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Wrangler Teams with Texas Alliance for Water Conservation to Reduce Water Waste

Iconic American denim brand Wrangler will team with the Texas Alliance for Water Conservation (TAWC), a research organization with Texas Tech University, to promote techniques and technologies for less water waste among cotton growers.

The agreement between Wrangler and TAWC focuses on sharing best practices for reducing water waste and producing healthy soils, which contributes to water retention, higher yields, fewer agricultural inputs and other long-term environmental and social benefits.

Both organizations have long-term focuses on water conservation, and have made steps toward achieving their goals. Last year, Wrangler passed a milestone of more than 3 billion liters of water saved since 2007, and announced a goal to reduce water usage at its facilities by 20 percent by the year 2020. And when it began operations in 2005, TAWC’s focus included creating technology solutions to accurately measure and track water application. Since then it has expanded its work to include test sites throughout nine cotton-growing counties in Texas.

Under a memorandum of understanding (MOU), TAWC will be advising Wrangler’s U.S. sustainable cotton program, and Wrangler will in turn create awareness about all the positive results achieved by TAWC’s on-farm research.

TAWC is working to extend the life of the Ogallala Aquifer, the largest subterranean aquifer in the U.S. The Ogallala Aquifer lies beneath one of the most important agricultural regions in the U.S., stretching from the Texas panhandle in the south to the northern boundary of Nebraska. Weather concerns and increasing water demands have depleted the aquifer in recent years, threatening crops and population centers, as was witnesses during the 2011-2012 drought in the U.S.

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“Our mission is to conserve water for future generations by identifying agricultural practices and technologies that reduce the depletion of ground water while maintaining or improving agricultural production and economic opportunities,” said TAWC Project Director Rick Kellison. “Through a focus on soil health, Wrangler’s U.S. cotton program is aligned with our mission, and working with the well-known brand will add credibility and awareness to our work.”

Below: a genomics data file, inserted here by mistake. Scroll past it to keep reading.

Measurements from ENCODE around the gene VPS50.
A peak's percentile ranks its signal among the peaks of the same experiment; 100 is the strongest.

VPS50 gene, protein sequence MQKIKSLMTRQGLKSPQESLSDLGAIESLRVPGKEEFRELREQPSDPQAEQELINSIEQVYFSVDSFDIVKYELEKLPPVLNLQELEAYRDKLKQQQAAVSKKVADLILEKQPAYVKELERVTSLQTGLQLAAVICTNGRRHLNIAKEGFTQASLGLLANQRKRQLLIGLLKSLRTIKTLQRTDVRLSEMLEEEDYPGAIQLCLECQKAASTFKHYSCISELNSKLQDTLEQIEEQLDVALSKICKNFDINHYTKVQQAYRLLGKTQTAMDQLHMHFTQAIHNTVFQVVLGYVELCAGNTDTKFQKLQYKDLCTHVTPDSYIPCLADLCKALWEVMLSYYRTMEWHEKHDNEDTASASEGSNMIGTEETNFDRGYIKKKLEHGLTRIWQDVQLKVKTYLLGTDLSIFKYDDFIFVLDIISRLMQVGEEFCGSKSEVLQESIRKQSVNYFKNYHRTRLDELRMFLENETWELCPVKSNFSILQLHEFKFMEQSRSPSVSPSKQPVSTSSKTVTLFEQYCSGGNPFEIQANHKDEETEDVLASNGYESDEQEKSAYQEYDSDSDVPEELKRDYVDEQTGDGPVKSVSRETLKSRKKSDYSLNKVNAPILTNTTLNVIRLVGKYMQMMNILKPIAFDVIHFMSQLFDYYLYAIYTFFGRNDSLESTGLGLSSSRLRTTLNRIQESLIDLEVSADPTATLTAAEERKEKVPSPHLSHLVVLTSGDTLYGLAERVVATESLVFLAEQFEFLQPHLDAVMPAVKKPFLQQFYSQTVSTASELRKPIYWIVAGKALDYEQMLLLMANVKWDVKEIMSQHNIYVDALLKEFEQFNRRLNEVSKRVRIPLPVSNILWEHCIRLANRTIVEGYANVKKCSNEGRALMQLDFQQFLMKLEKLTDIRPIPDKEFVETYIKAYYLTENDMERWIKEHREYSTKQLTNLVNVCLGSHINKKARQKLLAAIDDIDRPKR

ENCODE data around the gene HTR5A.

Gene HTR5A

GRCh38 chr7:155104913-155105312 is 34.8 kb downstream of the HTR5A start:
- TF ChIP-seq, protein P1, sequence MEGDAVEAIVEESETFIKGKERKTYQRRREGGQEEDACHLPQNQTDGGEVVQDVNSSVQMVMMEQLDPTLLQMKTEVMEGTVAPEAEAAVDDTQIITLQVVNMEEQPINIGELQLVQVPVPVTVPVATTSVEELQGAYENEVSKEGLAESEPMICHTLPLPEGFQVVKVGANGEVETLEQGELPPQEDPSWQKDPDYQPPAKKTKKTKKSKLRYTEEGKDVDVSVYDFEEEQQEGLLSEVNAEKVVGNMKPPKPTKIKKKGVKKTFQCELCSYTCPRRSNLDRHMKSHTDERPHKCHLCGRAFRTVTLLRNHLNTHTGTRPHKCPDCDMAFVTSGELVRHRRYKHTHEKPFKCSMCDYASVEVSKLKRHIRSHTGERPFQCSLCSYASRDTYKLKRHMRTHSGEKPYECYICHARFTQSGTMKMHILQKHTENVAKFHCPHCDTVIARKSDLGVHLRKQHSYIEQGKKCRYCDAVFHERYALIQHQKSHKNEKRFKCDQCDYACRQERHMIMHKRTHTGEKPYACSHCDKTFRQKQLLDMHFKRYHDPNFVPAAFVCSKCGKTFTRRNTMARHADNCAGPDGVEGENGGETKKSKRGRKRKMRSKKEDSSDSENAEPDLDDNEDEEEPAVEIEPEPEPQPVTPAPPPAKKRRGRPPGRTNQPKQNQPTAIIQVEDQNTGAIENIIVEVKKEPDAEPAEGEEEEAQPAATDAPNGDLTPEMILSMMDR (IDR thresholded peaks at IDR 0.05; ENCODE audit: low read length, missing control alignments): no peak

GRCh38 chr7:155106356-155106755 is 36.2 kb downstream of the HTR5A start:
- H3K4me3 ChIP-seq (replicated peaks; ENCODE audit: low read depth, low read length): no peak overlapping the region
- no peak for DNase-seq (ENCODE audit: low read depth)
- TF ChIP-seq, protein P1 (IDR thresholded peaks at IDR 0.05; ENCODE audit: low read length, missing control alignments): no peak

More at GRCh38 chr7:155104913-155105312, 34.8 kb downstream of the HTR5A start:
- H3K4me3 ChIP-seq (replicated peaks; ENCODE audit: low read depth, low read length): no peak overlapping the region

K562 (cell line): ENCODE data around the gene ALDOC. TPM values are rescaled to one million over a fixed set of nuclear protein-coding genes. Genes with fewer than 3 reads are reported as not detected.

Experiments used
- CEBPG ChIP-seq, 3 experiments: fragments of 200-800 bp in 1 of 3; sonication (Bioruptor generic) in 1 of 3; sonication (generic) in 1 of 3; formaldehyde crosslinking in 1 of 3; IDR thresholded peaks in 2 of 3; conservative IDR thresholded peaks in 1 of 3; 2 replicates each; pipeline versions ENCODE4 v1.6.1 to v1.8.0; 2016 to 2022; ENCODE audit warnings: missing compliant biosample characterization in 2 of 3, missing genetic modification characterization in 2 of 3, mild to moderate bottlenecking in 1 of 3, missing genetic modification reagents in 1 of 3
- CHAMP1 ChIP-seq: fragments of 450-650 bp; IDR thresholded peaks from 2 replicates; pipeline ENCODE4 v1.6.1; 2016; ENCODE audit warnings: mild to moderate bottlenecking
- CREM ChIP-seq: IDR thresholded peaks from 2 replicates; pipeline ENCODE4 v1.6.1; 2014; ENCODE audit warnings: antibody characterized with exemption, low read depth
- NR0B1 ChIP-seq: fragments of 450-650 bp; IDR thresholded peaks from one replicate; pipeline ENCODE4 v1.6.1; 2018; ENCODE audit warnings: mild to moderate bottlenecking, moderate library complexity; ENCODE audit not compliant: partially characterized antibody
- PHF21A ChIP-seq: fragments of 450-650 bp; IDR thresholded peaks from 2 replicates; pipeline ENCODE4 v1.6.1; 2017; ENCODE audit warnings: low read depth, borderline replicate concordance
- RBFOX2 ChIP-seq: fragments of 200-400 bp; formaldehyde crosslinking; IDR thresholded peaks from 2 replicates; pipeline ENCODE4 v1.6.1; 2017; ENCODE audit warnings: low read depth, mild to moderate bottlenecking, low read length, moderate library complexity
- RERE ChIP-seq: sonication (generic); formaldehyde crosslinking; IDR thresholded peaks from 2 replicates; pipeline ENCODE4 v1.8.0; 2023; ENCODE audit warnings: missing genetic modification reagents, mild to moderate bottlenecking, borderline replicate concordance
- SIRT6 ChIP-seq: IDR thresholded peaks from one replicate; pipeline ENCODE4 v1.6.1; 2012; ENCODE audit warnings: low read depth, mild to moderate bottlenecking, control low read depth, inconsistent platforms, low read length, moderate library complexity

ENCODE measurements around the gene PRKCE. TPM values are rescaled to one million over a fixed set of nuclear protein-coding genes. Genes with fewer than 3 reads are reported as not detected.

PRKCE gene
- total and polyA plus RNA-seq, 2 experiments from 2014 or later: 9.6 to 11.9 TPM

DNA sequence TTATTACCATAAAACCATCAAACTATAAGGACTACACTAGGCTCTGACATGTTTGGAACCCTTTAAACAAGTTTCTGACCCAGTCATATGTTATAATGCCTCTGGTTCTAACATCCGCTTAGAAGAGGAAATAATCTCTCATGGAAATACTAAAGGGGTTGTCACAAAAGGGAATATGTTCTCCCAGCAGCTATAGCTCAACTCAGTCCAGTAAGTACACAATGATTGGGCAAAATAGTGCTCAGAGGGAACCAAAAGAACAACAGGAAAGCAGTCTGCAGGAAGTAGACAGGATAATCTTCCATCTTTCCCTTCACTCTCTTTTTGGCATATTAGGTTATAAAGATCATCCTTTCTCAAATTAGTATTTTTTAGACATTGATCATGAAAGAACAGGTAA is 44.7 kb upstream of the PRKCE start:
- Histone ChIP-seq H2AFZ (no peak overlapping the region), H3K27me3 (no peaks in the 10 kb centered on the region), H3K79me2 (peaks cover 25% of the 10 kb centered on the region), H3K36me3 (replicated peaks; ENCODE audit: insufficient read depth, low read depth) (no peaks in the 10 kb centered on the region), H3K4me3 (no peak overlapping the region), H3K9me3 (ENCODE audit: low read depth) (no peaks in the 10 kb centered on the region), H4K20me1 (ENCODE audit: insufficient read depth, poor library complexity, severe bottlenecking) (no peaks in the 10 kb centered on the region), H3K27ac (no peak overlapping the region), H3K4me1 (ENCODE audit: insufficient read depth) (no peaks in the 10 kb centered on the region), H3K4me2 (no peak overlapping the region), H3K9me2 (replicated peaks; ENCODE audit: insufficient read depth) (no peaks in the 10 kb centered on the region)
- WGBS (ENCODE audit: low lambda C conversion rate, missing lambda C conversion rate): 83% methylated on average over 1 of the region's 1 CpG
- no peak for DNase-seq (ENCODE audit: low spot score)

Cotton is the largest agricultural crop in Texas. Approximately 25 percent of the annual U.S. cotton crop is produced in the region, making it the country’s leading cotton state. And cotton is studied intensively at Texas Tech research labs, where the crop is even represented in the university seal.

About 50 percent of the cotton used to make Wrangler products is grown in the U.S. The Greensboro, N.C.–based company is committed to working with domestic growers to make sure the industry remains profitable, while improving upon its strength and reducing its environmental impact. The company has formed a coalition of industry, academic and nonprofit partners, TAWC among them, to focus on soil health practices as the key to producing more sustainable cotton domestically.

“Healthy soil is a common denominator for farmer profitability and sustainable cotton production,” said Roian Atwood, Wrangler’s sustainability director. “However, soil types are different from farm to farm. The expertise and technical assistance TAWC provides for comparing cropping and livestock systems is invaluable for Texas growers, and we’re glad to be working with them.”

The partnership also includes Wrangler participating in TAWC’s Water College, an educational event for Texas growers, scheduled for January 24, 2018 at the Lubbock Civic Center in Lubbock, Texas.